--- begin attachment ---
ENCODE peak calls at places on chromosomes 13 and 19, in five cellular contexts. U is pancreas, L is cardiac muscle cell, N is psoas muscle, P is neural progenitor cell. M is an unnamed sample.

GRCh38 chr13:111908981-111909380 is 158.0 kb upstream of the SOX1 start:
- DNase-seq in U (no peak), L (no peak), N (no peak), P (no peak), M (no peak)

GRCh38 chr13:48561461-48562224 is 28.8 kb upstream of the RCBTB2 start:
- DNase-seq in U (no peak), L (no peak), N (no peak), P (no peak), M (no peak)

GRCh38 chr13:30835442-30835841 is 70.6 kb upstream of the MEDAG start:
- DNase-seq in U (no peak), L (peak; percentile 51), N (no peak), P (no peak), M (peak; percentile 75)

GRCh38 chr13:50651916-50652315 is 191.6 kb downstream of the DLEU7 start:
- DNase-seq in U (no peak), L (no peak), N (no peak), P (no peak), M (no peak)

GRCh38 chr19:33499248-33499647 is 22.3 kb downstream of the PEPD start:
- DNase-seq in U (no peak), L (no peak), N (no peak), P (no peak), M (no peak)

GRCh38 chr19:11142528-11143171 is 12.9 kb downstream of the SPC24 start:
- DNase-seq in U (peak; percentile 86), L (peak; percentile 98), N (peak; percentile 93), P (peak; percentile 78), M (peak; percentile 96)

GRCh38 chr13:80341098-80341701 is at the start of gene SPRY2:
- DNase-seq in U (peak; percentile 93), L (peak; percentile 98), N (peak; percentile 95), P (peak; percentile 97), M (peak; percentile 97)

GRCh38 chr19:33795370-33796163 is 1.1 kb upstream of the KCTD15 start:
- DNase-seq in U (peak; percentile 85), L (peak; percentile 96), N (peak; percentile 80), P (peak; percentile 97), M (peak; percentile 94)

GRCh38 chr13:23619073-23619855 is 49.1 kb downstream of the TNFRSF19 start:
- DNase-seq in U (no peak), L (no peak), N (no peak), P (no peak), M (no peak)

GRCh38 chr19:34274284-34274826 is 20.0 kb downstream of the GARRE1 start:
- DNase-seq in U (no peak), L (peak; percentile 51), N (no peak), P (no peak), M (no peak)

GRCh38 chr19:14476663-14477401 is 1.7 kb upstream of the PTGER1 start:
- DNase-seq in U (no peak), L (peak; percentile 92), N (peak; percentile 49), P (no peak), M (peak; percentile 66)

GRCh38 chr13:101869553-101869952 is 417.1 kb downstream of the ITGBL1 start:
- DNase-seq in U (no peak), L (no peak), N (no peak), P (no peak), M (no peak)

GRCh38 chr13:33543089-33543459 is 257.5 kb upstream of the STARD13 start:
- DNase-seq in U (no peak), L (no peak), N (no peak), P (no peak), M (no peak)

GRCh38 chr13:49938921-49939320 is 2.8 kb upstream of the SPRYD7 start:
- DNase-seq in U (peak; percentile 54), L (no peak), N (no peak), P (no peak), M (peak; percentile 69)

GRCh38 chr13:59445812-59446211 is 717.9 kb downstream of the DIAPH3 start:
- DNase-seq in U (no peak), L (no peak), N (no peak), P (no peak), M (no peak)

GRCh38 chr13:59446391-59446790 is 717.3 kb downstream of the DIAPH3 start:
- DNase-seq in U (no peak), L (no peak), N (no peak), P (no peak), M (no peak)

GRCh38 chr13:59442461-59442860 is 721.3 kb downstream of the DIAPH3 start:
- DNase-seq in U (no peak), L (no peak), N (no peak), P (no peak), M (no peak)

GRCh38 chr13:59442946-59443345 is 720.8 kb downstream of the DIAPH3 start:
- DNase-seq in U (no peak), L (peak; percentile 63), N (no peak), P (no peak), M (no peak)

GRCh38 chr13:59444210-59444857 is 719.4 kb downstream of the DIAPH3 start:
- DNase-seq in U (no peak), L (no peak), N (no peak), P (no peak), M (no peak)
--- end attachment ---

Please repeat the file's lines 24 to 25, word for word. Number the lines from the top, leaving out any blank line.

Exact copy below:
GRCh38 chr13:101869553-101869952 is 417.1 kb downstream of the ITGBL1 start:
- DNase-seq in U (no peak), L (no peak), N (no peak), P (no peak), M (no peak)